Galapagos' arthritis drug shines in another PhIIb study as M&A rumors simmer

Galapagos' AbbVie ($ABBV)-partnered rheumatoid arthritis drug hit the mark in another Phase IIb trial, stoking rumors that the Belgian biotech could be in the M&A crosshairs.

The drug, filgotinib, met its main goal of beating out placebo in improving disease symptoms after 12 weeks in a study on RA sufferers who don't respond to the common anti-inflammatory drug methotrexate. In the trial, all three dose levels of the oral treatment significantly outperformed placebo in getting patients to ACR20, an American College of Rheumatology measure meaning at least 80% of subjects charted a 20% or more reduction in symptoms. All three doses also hit statistical significance on ACR50, a secondary goal, but missed on ACR70 at 12 weeks. Each dose also marked a significant improvement in Disease Activity Score, a composite of RA measurements.

Now the 283-patient trial will continue through 24 weeks, Galapagos said, at which point the company will take another look at ACR20, ACR50 and ACR70 results with plans to report back next quarter.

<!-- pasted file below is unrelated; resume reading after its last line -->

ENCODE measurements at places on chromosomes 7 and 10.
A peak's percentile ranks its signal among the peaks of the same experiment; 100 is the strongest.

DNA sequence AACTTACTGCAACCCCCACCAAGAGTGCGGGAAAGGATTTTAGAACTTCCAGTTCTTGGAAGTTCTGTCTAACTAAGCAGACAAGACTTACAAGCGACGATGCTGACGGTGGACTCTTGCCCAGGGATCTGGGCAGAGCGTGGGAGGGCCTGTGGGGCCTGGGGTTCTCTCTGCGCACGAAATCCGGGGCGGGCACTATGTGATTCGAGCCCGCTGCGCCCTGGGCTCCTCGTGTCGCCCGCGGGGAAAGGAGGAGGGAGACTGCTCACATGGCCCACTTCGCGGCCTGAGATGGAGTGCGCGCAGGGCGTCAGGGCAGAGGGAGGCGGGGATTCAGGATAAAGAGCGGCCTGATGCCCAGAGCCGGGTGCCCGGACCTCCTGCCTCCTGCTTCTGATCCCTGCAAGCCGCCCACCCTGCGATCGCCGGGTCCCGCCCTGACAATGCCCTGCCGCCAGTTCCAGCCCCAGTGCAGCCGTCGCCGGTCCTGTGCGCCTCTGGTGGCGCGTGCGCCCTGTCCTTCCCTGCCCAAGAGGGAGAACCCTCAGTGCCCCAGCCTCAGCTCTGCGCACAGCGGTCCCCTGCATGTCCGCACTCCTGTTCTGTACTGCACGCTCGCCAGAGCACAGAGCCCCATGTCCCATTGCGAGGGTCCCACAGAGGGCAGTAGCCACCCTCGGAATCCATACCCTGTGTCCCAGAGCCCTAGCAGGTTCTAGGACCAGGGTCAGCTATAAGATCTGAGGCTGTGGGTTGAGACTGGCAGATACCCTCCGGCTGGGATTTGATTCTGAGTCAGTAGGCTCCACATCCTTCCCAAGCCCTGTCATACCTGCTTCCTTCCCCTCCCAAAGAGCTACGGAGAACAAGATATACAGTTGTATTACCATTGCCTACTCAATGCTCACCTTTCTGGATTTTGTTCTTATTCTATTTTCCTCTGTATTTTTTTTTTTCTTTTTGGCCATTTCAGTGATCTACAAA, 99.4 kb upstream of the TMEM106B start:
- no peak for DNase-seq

Galapagos Chief Scientific Officer Piet Wigerinck

Filgotinib, a JAK1 inhibitor, came through in a 594-patient Phase IIb study earlier this month, significantly improving RA symptoms when paired with methotrexate. Across both trials, the drug came through on its efficacy goals and demonstrated a fast onset of action, Galapagos Chief Scientific Officer Piet Wigerinck said, building the case for filgotinib as a disruptive force in RA.

"These data support our belief that filgotinib could be used prior to initiating anti-TNF therapy," Wigerinck said in a statement, name-checking a blockbuster class of drugs that includes AbbVie's Humira. "Selective inhibition of JAK1 increases hemoglobin, which is important to improve the patient's fatigue and thereby overall condition."

And that very promise has led to takeout speculation for Galapagos. AbbVie, which signed a $1.4 billion deal to cut in on filgotinib in 2012, may want to buy its partner outright as it prepares to lose patent protection on Humira, analysts have said. And Johnson & Johnson ($JNJ), in a similar position with the TNF-blocking Remicade, may be considering the same.

But Galapagos doesn't seem to be waiting by the phone. The company, already traded on the Euronext exchange, this month unveiled plans to jump onto the NASDAQ with a $150 million IPO. The plan is to raise enough cash to get filgotinib into Phase III and support a pipeline that includes treatments for inflammatory bowel disease, cystic fibrosis and idiopathic pulmonary fibrosis.

- read the results (PDF)

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